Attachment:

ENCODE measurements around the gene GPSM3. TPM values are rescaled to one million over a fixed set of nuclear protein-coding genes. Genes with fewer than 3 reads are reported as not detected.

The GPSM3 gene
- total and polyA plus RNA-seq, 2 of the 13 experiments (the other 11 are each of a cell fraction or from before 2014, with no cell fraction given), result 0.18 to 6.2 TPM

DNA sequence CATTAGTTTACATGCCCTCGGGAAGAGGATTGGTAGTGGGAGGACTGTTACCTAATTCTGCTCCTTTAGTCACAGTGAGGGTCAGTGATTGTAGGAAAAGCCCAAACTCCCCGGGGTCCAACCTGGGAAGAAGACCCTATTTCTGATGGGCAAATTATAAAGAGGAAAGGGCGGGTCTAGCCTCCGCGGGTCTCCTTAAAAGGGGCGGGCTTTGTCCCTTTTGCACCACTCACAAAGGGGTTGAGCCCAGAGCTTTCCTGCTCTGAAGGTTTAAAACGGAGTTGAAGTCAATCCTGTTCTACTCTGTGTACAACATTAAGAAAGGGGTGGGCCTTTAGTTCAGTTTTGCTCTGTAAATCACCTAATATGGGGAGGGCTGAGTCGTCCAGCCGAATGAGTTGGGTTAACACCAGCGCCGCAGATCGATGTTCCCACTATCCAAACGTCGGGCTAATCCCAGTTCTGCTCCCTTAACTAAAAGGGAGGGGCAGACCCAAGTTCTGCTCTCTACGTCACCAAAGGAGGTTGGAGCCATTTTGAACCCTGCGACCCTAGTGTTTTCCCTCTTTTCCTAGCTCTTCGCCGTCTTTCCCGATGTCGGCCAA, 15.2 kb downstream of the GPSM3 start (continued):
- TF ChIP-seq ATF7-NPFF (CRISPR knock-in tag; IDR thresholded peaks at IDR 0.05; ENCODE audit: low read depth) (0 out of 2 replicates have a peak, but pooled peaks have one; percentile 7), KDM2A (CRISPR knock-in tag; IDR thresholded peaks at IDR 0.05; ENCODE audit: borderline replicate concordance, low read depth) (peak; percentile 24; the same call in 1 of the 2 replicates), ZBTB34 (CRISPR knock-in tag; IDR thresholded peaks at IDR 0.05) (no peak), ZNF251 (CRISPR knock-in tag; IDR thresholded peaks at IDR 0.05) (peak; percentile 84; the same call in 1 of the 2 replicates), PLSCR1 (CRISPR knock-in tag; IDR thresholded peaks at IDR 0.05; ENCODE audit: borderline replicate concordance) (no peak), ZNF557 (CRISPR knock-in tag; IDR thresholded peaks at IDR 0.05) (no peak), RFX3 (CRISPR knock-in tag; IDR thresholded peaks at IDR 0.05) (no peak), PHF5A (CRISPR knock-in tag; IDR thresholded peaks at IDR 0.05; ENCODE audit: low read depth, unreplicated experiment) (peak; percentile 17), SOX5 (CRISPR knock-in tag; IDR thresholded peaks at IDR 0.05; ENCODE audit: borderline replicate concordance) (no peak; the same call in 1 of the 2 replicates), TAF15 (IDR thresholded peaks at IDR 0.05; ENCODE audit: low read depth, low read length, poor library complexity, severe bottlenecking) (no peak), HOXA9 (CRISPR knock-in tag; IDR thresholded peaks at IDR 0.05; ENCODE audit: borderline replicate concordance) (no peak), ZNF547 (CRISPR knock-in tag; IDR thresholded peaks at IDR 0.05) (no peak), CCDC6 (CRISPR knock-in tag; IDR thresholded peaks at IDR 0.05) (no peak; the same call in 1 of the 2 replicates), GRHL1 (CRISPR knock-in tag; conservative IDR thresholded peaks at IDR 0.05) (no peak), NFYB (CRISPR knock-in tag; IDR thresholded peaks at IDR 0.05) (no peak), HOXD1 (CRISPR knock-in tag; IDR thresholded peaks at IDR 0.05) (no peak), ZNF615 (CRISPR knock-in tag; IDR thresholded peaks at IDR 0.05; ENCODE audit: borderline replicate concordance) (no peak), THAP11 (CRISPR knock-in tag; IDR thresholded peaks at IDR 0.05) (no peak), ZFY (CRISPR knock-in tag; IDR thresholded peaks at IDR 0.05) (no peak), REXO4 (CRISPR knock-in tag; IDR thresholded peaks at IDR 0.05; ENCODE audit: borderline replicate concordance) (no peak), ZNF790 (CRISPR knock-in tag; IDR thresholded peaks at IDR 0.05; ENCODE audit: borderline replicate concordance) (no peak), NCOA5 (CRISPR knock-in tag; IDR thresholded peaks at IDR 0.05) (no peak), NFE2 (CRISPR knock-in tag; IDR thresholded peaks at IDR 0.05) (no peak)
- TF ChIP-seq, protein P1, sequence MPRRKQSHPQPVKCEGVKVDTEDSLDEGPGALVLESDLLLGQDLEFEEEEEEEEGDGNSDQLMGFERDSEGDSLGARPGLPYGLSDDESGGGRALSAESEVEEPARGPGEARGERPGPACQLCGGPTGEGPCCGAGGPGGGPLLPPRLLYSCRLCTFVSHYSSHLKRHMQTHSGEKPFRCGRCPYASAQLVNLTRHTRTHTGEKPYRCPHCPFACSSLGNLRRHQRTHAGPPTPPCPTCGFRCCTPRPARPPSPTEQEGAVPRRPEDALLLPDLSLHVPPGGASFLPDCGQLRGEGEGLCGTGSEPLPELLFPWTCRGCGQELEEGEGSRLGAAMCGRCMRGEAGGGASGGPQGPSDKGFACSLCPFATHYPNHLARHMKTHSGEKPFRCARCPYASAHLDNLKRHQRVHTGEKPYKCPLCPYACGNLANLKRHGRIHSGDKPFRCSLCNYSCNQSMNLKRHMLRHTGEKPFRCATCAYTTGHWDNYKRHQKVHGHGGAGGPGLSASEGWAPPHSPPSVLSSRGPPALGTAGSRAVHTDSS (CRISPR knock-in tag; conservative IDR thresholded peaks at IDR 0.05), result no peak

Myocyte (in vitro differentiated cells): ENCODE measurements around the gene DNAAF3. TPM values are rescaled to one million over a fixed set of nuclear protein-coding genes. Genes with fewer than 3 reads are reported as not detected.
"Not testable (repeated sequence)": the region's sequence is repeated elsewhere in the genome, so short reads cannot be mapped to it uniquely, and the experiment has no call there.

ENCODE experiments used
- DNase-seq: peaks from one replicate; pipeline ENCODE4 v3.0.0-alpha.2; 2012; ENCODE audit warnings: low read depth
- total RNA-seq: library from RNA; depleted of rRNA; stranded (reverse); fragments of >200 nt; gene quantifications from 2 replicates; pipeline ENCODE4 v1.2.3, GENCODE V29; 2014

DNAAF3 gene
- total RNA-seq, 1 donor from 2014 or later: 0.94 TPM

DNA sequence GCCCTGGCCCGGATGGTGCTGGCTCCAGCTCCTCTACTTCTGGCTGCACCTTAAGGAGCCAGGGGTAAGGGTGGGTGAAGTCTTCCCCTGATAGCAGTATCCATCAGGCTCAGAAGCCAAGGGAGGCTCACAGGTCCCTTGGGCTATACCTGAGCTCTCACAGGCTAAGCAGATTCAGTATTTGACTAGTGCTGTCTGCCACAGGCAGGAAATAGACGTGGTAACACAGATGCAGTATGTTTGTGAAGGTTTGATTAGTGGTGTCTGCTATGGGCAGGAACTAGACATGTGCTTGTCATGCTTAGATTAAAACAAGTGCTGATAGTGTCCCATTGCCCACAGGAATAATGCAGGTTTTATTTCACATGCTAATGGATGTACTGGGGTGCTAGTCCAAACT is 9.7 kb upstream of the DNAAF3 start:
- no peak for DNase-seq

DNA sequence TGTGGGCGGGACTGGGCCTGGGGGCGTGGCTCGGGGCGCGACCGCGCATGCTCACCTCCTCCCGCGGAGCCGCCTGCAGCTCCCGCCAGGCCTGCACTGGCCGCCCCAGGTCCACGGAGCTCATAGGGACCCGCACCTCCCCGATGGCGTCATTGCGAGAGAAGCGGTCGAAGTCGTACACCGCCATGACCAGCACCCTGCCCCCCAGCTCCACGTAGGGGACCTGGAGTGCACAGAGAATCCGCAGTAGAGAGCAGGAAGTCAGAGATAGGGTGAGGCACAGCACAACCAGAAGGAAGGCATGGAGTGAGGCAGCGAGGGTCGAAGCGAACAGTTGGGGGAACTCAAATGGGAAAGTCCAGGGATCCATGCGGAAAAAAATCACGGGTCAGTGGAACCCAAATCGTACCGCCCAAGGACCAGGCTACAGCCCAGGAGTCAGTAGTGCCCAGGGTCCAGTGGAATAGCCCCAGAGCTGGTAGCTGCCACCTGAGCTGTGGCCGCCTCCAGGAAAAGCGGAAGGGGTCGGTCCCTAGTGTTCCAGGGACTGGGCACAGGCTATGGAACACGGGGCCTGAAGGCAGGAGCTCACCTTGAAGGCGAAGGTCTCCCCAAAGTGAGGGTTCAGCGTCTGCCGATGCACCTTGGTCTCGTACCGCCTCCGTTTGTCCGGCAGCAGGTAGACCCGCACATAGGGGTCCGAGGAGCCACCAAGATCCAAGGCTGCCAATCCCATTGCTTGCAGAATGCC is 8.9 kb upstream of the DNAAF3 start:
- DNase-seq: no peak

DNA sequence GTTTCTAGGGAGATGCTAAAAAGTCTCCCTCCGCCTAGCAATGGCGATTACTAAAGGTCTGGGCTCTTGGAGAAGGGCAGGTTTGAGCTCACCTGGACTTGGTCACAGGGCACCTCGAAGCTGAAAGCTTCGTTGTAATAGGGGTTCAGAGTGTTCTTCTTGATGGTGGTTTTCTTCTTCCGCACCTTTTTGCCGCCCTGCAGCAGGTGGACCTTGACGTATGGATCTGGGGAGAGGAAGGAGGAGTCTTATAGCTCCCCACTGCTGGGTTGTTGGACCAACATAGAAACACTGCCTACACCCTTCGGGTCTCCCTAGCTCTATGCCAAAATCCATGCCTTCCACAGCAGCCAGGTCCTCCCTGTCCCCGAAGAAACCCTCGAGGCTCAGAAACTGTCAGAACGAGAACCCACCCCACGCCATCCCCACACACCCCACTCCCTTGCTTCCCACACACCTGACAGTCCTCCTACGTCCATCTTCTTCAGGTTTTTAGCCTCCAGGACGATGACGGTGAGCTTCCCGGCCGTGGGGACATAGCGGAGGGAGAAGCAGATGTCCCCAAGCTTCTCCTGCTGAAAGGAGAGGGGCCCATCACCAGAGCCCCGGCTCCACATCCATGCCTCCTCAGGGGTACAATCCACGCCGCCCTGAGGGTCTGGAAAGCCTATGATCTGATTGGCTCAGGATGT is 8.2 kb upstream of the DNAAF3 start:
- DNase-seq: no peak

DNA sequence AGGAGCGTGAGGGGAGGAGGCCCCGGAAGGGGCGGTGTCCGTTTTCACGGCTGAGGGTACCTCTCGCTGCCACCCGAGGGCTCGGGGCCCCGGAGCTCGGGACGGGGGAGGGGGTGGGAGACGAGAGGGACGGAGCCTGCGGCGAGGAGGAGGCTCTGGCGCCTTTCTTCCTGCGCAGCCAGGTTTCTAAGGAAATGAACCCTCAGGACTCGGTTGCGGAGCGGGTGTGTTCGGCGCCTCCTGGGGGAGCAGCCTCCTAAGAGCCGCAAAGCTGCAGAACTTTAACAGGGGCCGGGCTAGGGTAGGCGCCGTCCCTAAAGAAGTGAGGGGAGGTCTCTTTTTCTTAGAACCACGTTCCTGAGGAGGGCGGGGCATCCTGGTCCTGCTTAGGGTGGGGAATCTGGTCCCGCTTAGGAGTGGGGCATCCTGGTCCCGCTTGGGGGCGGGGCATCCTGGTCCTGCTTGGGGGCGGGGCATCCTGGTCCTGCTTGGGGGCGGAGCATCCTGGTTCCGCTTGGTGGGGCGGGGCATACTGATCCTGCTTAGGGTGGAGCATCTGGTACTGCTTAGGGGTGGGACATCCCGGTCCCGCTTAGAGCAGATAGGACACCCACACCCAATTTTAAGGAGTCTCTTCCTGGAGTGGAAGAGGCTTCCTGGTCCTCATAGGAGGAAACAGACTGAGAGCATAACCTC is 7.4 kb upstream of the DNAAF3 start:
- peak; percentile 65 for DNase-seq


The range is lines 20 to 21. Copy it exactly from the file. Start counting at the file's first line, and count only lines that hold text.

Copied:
DNA sequence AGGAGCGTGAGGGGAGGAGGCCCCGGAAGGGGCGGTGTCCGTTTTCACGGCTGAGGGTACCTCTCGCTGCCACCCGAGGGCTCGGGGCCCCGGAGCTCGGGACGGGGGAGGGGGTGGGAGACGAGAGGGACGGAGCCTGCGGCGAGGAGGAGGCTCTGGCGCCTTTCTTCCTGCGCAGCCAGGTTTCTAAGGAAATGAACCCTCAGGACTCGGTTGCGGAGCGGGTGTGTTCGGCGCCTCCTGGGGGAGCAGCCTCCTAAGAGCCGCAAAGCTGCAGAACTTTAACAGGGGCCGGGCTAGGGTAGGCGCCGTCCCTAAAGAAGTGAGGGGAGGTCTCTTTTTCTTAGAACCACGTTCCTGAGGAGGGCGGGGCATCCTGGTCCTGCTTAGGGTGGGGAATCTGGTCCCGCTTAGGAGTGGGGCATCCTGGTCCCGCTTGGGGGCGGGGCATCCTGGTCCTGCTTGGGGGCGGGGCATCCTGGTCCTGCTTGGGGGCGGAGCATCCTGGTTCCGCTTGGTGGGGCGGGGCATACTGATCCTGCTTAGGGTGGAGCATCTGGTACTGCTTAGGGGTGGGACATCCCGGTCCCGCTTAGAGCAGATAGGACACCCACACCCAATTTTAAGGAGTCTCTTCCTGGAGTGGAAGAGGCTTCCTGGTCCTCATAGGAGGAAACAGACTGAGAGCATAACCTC is 7.4 kb upstream of the DNAAF3 start:
- peak; percentile 65 for DNase-seq